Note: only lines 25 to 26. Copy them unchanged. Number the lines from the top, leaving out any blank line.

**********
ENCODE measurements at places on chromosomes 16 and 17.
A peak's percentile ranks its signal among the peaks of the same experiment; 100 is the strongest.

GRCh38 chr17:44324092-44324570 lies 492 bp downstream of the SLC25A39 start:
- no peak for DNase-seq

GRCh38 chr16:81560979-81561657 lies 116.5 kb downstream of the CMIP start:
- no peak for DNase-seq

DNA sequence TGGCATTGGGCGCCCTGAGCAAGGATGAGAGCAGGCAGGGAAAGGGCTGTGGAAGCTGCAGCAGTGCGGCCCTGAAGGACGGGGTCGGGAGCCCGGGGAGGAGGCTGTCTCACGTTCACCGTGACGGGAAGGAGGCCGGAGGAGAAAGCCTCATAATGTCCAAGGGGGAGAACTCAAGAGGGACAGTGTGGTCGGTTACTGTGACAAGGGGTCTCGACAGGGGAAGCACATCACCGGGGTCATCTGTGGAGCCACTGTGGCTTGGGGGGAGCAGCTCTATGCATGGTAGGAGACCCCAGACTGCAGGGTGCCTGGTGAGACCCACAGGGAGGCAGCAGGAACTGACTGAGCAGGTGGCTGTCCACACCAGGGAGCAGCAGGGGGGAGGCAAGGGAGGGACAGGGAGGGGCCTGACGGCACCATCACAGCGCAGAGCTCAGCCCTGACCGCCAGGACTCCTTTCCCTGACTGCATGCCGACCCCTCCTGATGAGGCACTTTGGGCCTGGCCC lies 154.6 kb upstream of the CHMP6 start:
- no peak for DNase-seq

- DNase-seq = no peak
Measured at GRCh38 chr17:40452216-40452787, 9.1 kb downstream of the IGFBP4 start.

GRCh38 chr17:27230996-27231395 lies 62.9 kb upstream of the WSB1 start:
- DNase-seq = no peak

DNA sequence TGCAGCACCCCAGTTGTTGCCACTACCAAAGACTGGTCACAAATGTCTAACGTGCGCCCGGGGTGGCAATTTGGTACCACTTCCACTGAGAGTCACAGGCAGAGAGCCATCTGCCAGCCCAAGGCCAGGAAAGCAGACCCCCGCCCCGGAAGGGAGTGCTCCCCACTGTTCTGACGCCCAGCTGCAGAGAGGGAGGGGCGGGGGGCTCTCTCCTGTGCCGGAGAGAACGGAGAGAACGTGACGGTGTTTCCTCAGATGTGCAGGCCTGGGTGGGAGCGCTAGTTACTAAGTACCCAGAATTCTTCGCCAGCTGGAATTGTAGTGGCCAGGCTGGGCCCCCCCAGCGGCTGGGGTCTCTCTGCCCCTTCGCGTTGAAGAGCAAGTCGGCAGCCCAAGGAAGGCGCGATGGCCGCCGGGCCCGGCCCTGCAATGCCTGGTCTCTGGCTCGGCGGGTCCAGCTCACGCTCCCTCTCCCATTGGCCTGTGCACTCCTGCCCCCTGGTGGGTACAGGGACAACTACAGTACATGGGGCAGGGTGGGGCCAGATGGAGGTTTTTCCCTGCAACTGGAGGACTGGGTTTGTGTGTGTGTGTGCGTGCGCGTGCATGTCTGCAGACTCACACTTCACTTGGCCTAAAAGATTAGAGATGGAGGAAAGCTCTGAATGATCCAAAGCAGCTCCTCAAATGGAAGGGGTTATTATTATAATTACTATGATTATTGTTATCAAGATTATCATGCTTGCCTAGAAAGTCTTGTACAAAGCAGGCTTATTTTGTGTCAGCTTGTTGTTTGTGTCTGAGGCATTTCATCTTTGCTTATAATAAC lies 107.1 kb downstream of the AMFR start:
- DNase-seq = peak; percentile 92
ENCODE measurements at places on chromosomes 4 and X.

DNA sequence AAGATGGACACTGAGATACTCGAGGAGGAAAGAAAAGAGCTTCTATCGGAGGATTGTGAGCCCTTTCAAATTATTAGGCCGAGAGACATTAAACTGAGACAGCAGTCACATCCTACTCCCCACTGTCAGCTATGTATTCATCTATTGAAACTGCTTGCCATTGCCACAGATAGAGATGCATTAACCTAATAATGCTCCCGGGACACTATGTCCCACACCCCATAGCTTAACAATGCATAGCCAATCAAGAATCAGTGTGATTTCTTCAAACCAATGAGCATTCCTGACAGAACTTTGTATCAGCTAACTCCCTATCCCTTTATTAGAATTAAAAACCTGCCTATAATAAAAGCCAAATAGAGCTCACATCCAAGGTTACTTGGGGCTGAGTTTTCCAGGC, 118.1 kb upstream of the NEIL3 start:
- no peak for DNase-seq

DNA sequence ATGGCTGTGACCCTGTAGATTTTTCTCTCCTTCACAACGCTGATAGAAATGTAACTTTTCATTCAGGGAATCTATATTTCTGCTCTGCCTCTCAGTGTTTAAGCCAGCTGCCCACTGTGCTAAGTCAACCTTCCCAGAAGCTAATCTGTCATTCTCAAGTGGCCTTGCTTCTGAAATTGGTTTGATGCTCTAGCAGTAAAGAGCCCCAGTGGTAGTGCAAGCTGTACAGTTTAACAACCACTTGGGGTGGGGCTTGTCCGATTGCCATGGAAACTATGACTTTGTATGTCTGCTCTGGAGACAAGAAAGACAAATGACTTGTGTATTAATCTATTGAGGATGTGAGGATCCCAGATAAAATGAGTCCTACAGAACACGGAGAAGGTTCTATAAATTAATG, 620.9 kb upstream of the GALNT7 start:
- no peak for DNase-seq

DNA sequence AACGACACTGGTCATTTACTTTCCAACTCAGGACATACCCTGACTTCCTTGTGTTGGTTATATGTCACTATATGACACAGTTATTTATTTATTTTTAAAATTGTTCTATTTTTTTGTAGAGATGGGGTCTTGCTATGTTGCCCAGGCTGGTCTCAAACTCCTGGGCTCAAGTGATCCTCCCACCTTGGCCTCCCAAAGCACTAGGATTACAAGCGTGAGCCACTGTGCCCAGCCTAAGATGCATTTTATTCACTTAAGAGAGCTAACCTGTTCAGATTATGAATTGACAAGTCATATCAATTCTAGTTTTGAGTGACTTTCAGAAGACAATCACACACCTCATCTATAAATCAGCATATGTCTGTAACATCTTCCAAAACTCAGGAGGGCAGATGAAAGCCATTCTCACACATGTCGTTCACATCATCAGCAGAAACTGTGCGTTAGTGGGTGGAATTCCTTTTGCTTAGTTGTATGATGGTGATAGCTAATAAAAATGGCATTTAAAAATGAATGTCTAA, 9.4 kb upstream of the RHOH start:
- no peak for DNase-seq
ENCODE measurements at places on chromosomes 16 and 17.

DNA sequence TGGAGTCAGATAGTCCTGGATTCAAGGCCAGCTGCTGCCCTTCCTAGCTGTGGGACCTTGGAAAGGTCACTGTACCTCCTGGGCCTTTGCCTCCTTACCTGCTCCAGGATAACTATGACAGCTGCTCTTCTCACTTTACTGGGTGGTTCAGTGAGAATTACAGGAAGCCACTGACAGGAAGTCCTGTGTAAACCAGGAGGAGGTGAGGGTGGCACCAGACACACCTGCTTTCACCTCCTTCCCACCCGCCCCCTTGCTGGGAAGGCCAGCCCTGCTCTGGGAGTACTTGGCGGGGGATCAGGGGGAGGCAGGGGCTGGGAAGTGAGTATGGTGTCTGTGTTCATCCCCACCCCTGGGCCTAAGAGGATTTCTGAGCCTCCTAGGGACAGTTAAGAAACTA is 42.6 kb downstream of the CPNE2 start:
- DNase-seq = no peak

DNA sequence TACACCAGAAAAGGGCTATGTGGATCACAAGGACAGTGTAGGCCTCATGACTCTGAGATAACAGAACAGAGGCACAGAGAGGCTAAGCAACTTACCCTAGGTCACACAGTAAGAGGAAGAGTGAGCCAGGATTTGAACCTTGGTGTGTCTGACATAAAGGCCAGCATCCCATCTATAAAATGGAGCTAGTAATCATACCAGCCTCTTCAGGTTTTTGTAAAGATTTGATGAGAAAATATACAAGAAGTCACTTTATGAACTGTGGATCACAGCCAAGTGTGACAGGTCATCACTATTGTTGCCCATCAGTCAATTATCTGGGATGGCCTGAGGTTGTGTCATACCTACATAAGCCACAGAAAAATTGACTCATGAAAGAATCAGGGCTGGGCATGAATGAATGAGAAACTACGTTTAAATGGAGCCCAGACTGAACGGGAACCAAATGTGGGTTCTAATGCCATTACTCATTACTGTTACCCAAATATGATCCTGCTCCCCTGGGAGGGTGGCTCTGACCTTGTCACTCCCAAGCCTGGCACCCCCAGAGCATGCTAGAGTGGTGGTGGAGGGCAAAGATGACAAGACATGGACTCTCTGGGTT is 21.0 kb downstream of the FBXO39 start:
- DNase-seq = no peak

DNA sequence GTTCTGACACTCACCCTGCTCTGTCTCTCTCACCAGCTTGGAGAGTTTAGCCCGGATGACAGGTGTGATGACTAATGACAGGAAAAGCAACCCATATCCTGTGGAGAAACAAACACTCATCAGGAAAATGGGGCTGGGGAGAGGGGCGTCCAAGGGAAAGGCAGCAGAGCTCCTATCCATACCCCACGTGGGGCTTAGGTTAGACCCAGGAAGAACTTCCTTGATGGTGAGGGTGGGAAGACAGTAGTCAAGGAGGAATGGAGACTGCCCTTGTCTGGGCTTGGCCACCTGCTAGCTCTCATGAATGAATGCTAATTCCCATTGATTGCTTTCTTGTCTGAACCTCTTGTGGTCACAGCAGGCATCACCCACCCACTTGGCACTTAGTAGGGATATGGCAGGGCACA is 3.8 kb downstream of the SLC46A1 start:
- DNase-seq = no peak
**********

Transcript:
DNA sequence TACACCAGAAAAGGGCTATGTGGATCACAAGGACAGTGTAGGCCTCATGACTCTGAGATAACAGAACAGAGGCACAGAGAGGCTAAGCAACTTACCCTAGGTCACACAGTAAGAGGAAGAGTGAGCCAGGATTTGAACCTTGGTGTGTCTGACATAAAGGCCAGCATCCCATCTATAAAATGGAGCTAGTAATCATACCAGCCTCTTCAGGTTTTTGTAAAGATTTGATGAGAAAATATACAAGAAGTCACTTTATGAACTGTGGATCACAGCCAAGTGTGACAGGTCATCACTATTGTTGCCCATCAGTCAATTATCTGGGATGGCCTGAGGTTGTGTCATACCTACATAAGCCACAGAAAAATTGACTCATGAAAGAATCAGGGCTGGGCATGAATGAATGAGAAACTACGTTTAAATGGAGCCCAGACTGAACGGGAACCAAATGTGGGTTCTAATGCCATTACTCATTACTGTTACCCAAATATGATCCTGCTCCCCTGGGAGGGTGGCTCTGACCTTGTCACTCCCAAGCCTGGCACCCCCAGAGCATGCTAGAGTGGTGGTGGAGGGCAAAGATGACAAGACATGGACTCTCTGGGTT is 21.0 kb downstream of the FBXO39 start:
- DNase-seq = no peak